On behalf of the CT Pro-People Judiciary Coalition, PPP Organizing & Network Director submitted the below testimony to the Connecticut General Assembly’s Joint Committee on Judiciary:

Distinguished members of the Committee on the Judiciary, thank you for taking the time to consider my testimony. I am the Organizing and Network Director for the People’s Parity Project, a nationwide network of law students and attorneys fighting for a justice system that works for the people rather than the powerful. I also work with our chapter at UConn Law, and I am a Newtown resident.

I write today on behalf of the CT Pro-People Judiciary Coalition, a group of legal advocates, community organizations, racial justice groups, disability rights advocates, unions, and attorneys pushing for greater professional diversity on the Connecticut state bench. As a coalition, we are not taking stances on individual judicial nominees, but we have analyzed the class as a whole and would like to share our findings.

We are very pleased to see that the current class of nominees is more professionally diverse than many previous classes, meaning that there are more legal backgrounds represented in the experiences of the Governor’s most recent nominees. As indicated in the graphs below, the nominees before you also represent a higher percentage of public interest and other pro-people backgrounds than are currently represented on the bench. Plaintiffs’ litigators, public and private criminal defense attorneys, and others who work most closely with the people most intimately impacted by our laws are well represented in this class, which is a welcome change from previous years, which were heavily weighted toward prosecutors and corporate attorneys representing powerful interests like corporations and the state.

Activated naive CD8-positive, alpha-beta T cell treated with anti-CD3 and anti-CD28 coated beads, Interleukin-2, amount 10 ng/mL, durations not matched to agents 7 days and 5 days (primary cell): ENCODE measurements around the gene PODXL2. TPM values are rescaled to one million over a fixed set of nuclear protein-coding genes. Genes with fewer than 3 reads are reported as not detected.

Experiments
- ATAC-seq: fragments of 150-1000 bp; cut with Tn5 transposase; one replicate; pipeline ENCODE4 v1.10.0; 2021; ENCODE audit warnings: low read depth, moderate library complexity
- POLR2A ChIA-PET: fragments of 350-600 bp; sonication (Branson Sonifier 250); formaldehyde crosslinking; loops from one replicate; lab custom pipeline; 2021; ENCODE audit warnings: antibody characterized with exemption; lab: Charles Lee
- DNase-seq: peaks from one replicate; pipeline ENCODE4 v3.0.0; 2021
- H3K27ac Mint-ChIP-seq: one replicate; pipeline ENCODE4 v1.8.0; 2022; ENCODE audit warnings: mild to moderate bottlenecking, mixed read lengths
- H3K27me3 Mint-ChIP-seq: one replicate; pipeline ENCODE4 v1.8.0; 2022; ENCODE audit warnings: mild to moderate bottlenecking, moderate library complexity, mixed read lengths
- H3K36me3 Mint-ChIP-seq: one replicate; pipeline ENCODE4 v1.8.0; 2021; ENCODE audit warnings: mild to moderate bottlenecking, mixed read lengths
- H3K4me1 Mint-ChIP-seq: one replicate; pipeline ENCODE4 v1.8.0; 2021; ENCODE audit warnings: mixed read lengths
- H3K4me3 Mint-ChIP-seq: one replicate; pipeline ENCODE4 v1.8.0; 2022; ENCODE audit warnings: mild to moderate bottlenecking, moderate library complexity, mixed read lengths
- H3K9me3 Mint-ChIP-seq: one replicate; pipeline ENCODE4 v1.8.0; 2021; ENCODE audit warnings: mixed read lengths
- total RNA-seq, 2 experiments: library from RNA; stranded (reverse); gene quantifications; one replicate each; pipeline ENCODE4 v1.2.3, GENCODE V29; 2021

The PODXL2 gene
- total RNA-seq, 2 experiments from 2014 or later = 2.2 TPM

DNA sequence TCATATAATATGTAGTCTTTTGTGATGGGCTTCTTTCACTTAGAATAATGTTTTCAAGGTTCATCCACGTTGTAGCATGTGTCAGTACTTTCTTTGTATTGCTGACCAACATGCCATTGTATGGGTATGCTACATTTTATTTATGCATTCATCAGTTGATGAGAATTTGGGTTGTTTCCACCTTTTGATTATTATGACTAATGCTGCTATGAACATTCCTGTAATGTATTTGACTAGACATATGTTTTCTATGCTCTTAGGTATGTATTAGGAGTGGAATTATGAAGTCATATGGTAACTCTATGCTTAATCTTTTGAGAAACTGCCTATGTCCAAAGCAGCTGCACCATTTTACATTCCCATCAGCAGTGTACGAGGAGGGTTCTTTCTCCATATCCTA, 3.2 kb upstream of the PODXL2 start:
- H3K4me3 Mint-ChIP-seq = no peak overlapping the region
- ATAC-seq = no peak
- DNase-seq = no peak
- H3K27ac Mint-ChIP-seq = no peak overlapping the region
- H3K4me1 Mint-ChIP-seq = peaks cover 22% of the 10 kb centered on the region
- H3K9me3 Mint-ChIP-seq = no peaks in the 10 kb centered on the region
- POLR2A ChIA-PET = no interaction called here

Empirical studies have shown that judges’ professional backgrounds can have significant impacts on the outcomes of the cases before them–and on the people that the coalition represents. These studies have shown that defendants in criminal cases lose more often and receive longer prison sentences when they appear before former. Former corporate attorneys and prosecutors were also found to side with corporations over their employees in employment disputes such as discrimination and wage theft cases. Another study right here in Connecticut showed that former corporate attorneys and prosecutors are also harder on renters in eviction cases than other judges. However, these punitive and entrenched power supporting backgrounds are the exact ones that are overrepresented on the state bench.

As an organization dedicated to making a legal system that works for all people, the state’s imbalanced bench and the consequences of that imbalance for ordinary people are of critical importance to us. We are very pleased to see that the Governor has started to keep these considerations in mind, and although we believe that there is significant work remaining, the current class represents a positive step forward. Professional experiences of the current state bench. Professional experiences of the 2024 class of Superior Court nominees.